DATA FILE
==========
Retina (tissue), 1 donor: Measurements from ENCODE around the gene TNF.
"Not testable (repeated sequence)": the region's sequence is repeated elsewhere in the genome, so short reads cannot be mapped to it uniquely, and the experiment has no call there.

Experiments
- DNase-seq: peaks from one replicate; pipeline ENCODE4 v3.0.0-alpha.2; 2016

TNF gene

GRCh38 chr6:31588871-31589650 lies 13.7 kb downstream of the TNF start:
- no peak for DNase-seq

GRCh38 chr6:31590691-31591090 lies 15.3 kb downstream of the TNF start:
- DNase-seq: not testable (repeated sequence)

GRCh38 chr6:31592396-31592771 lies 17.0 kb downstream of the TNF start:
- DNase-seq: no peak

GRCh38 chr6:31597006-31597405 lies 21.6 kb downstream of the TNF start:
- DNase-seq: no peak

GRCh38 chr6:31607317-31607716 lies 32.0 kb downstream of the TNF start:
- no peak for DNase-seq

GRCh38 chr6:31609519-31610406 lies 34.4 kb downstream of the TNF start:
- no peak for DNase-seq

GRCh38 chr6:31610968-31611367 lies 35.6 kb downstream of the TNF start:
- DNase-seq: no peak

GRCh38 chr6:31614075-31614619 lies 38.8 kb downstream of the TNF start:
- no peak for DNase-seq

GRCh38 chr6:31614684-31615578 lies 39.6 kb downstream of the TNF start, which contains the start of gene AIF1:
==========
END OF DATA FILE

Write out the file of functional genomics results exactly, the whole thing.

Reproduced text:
Retina (tissue), 1 donor: Measurements from ENCODE around the gene TNF.
"Not testable (repeated sequence)": the region's sequence is repeated elsewhere in the genome, so short reads cannot be mapped to it uniquely, and the experiment has no call there.

Experiments
- DNase-seq: peaks from one replicate; pipeline ENCODE4 v3.0.0-alpha.2; 2016

TNF gene

GRCh38 chr6:31588871-31589650 lies 13.7 kb downstream of the TNF start:
- no peak for DNase-seq

GRCh38 chr6:31590691-31591090 lies 15.3 kb downstream of the TNF start:
- DNase-seq: not testable (repeated sequence)

GRCh38 chr6:31592396-31592771 lies 17.0 kb downstream of the TNF start:
- DNase-seq: no peak

GRCh38 chr6:31597006-31597405 lies 21.6 kb downstream of the TNF start:
- DNase-seq: no peak

GRCh38 chr6:31607317-31607716 lies 32.0 kb downstream of the TNF start:
- no peak for DNase-seq

GRCh38 chr6:31609519-31610406 lies 34.4 kb downstream of the TNF start:
- no peak for DNase-seq

GRCh38 chr6:31610968-31611367 lies 35.6 kb downstream of the TNF start:
- DNase-seq: no peak

GRCh38 chr6:31614075-31614619 lies 38.8 kb downstream of the TNF start:
- no peak for DNase-seq

GRCh38 chr6:31614684-31615578 lies 39.6 kb downstream of the TNF start, which contains the start of gene AIF1: